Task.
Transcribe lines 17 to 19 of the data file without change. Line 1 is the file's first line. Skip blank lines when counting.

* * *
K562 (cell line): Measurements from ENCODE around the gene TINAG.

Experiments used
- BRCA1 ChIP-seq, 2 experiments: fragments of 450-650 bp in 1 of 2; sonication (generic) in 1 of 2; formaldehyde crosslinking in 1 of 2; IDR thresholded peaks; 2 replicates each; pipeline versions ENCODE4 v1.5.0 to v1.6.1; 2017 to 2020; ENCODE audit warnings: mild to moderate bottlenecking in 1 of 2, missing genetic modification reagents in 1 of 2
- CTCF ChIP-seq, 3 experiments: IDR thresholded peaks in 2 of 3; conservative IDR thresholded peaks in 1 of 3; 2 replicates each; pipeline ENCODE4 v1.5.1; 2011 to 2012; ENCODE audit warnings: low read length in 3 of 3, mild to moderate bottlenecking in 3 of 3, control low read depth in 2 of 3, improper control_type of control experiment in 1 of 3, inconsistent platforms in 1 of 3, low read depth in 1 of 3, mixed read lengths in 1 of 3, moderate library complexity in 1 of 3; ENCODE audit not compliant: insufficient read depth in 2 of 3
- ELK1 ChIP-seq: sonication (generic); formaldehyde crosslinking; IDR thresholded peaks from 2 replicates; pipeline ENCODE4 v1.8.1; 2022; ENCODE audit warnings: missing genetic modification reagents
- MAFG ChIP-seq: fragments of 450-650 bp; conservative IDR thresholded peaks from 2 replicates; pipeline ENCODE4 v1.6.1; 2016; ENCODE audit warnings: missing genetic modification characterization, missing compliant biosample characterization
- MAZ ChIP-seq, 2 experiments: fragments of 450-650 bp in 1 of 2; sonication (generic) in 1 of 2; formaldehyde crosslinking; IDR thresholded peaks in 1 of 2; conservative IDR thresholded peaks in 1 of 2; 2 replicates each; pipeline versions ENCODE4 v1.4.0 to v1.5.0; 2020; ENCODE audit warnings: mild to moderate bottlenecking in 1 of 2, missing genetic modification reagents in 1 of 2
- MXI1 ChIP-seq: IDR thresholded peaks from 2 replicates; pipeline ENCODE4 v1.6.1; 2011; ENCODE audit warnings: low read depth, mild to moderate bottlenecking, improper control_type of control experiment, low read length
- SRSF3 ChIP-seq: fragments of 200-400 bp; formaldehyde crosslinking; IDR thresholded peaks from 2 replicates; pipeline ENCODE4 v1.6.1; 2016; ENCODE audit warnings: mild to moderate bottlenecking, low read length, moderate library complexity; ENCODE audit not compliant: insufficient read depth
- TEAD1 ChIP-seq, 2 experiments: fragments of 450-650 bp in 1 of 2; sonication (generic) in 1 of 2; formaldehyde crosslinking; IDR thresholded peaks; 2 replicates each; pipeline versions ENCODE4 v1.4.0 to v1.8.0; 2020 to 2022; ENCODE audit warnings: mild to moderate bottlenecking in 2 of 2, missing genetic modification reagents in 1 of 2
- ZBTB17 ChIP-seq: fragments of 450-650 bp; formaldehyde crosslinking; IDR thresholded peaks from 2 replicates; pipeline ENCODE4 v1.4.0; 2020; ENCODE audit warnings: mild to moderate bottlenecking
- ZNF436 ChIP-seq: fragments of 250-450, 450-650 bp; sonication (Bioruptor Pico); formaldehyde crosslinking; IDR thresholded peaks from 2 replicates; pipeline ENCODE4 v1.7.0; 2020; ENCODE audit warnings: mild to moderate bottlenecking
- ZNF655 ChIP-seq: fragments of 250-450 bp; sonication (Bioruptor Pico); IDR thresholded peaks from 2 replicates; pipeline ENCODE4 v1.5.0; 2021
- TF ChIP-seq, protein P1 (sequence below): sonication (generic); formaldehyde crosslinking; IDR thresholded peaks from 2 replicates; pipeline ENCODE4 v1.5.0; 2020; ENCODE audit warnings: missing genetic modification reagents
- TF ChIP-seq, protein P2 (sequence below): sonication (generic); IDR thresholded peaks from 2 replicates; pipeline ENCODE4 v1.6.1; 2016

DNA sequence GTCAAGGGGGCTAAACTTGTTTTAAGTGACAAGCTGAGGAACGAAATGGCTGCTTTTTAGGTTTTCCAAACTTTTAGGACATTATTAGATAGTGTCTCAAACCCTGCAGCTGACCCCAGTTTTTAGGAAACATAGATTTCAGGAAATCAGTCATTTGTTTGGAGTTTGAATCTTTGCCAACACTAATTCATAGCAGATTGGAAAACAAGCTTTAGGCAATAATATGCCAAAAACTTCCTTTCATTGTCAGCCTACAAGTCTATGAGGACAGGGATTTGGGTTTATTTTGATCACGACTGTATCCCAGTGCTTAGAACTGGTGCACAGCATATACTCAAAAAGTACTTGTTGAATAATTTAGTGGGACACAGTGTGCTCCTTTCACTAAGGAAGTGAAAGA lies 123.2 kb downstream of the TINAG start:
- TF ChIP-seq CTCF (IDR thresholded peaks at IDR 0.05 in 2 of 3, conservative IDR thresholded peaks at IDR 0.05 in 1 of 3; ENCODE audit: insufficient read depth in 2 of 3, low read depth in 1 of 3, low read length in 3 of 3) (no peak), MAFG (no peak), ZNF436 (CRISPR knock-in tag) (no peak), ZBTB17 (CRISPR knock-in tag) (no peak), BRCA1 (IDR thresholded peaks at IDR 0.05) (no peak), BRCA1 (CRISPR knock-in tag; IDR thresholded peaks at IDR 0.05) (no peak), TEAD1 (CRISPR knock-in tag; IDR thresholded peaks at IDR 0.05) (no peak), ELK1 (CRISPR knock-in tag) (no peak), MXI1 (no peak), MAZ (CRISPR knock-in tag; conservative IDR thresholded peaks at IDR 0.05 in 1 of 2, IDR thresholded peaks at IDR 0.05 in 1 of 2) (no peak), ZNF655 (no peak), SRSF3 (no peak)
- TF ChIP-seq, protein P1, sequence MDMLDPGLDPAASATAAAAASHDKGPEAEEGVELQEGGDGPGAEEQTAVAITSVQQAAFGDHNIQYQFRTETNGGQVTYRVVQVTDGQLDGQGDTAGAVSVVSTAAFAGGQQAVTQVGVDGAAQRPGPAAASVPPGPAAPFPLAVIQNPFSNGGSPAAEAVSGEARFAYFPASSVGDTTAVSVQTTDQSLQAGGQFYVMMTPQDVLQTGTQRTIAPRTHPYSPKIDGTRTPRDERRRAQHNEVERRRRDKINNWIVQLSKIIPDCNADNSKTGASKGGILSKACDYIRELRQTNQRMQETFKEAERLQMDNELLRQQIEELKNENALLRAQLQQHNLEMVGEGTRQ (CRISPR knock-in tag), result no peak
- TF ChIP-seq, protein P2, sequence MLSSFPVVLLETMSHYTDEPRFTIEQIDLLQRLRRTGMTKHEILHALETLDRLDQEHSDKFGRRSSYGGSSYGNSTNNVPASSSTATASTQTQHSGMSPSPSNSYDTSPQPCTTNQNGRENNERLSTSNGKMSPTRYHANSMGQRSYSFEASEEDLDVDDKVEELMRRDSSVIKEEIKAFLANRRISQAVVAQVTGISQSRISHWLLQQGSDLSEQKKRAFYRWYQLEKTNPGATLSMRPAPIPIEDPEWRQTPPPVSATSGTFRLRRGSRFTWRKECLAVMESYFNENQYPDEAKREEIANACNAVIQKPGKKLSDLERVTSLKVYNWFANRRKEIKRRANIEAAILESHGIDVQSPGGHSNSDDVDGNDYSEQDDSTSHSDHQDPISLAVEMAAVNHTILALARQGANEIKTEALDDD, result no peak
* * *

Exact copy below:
- TF ChIP-seq CTCF (IDR thresholded peaks at IDR 0.05 in 2 of 3, conservative IDR thresholded peaks at IDR 0.05 in 1 of 3; ENCODE audit: insufficient read depth in 2 of 3, low read depth in 1 of 3, low read length in 3 of 3) (no peak), MAFG (no peak), ZNF436 (CRISPR knock-in tag) (no peak), ZBTB17 (CRISPR knock-in tag) (no peak), BRCA1 (IDR thresholded peaks at IDR 0.05) (no peak), BRCA1 (CRISPR knock-in tag; IDR thresholded peaks at IDR 0.05) (no peak), TEAD1 (CRISPR knock-in tag; IDR thresholded peaks at IDR 0.05) (no peak), ELK1 (CRISPR knock-in tag) (no peak), MXI1 (no peak), MAZ (CRISPR knock-in tag; conservative IDR thresholded peaks at IDR 0.05 in 1 of 2, IDR thresholded peaks at IDR 0.05 in 1 of 2) (no peak), ZNF655 (no peak), SRSF3 (no peak)
- TF ChIP-seq, protein P1, sequence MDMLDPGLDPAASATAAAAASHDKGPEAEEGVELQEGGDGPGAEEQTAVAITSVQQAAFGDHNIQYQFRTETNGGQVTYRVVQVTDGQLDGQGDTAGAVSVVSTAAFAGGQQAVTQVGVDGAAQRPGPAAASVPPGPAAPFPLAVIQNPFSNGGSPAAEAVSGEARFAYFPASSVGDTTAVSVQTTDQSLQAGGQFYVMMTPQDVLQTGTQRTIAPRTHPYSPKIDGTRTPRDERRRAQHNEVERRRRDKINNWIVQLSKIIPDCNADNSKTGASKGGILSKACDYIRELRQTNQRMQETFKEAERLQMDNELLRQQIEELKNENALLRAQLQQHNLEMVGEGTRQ (CRISPR knock-in tag), result no peak
- TF ChIP-seq, protein P2, sequence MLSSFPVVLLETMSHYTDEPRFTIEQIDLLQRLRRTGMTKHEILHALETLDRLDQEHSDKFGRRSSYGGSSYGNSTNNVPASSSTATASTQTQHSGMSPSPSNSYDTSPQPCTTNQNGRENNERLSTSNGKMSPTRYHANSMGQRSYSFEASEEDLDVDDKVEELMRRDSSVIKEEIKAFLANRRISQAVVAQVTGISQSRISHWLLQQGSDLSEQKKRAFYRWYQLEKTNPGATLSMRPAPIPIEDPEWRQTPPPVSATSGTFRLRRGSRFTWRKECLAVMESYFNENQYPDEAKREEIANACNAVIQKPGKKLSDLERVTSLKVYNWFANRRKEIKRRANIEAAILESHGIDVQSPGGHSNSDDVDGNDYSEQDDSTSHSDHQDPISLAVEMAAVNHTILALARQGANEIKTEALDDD, result no peak